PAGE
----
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  1. en.wikipedia.org › wiki › MuktinathMuktinath - Wikipedia

    Muktinath is a Vishnu temple, sacred to both Hindus and Buddhists. It is located in Muktinath Valley at the foot of the Thorong La mountain pass in Mustang, Nepal. It is one of the world's highest temples (altitude 3,800 m). Within Hinduism, it is known as Mukti Kshetra, which literally means the 'place of liberation' ( moksh) and is one of the ...

  2. Under a governmental decree of 3 February 1919, the German government met the demand of the veterans' associations that all aid for the disabled and their dependents be taken over by the central government (thus assuming responsibility for this assistance) and extended into peacetime the nationwide network of state and district welfare bureaus that had been set up during the war to coordinate ...

  3. Maitland is a suburban city in Orange County, Florida, United States, part of the Greater Orlando area. The population was 15,751 at the 2010 census. The area's history is exhibited at the Maitland Historical Museum. The city also hosts the Maitland Art Center, and examples of Mayan Revival architecture and Fantasy Architecture, the Maitland ...

    • Constitutional Role
    • History
    • Religious Role
    • Succession
    • Finances
    • Residences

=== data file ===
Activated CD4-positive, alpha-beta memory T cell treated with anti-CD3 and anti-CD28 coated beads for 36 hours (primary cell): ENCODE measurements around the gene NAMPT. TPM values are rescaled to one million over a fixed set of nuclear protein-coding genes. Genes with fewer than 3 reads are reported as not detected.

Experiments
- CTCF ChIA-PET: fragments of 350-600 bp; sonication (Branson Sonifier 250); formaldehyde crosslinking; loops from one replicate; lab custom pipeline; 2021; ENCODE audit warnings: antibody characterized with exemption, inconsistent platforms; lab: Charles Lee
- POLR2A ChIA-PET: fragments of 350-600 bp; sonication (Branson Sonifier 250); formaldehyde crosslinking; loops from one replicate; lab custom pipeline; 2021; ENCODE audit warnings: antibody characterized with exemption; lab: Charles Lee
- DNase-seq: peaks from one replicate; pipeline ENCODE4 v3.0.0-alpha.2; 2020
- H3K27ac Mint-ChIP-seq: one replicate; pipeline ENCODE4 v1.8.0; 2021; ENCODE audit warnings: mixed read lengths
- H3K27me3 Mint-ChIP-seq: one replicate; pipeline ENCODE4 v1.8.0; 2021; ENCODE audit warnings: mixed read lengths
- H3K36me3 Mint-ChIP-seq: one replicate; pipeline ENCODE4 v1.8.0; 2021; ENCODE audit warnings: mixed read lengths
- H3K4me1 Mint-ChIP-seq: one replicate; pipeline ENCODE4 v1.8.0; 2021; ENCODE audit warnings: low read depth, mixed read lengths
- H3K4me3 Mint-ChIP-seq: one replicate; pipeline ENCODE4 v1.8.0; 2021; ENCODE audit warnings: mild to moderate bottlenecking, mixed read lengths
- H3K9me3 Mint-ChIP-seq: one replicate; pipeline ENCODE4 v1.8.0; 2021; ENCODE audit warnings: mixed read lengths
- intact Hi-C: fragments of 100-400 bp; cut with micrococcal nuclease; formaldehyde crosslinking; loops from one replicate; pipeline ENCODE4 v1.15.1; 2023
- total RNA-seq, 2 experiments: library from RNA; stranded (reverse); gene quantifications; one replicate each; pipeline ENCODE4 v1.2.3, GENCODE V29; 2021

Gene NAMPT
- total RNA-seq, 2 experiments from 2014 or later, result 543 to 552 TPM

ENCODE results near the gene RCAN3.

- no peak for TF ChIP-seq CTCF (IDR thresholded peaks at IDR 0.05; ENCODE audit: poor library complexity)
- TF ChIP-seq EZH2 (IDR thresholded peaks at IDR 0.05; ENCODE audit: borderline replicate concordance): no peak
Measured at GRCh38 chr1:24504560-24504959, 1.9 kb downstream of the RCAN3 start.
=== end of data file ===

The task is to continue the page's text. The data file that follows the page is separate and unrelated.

• Style
    • Arms
    • See Also

    In the uncodified Constitution of the United Kingdom, the monarch (otherwise referred to as the sovereign or "His/Her Majesty", abbreviated H.M.) is the head of state. The Queen's image is used to signify British sovereignty and government authority—her profile, for instance, appearing on currency, and her portrait in government buildings. The sovereign is further both mentioned in and the subject of songs, loyal toasts, and salutes. "God Save the Queen" (or, alternatively, "God Save the King") is the British national anthem. Oaths of allegianceare made to the Queen and her lawful successors. The monarch takes little direct part in government. The decisions to exercise sovereign powers are delegated from the monarch, either by statute or by convention, to ministers or officers of the Crown, or other public bodies, exclusive of the monarch personally. Thus the acts of state done in the name of the Crown, such as Crown Appointments, even if personally performed by the monarch, such as...

    English monarchy

    Following Viking raids and settlement in the ninth century, the Anglo-Saxon kingdom of Wessex emerged as the dominant English kingdom. Alfred the Great secured Wessex, achieved dominance over western Mercia, and assumed the title "King of the English". His grandson Æthelstan was the first king to rule over a unitary kingdom roughly corresponding to the present borders of England, though its constituent parts retained strong regional identities. The 11th century saw England become more stable,...

    Scottish monarchy

    In Scotland, as in England, monarchies emerged after the withdrawal of the Roman empire from Britain in the early fifth century. The three groups that lived in Scotland at this time were the Picts in the north east, the Britons in the south, including the Kingdom of Strathclyde, and the Gaels or Scotti (who would later give their name to Scotland), of the Irish petty kingdom of Dál Riata in the west. Kenneth MacAlpin is traditionally viewed as the first king of a united Scotland (known as Sco...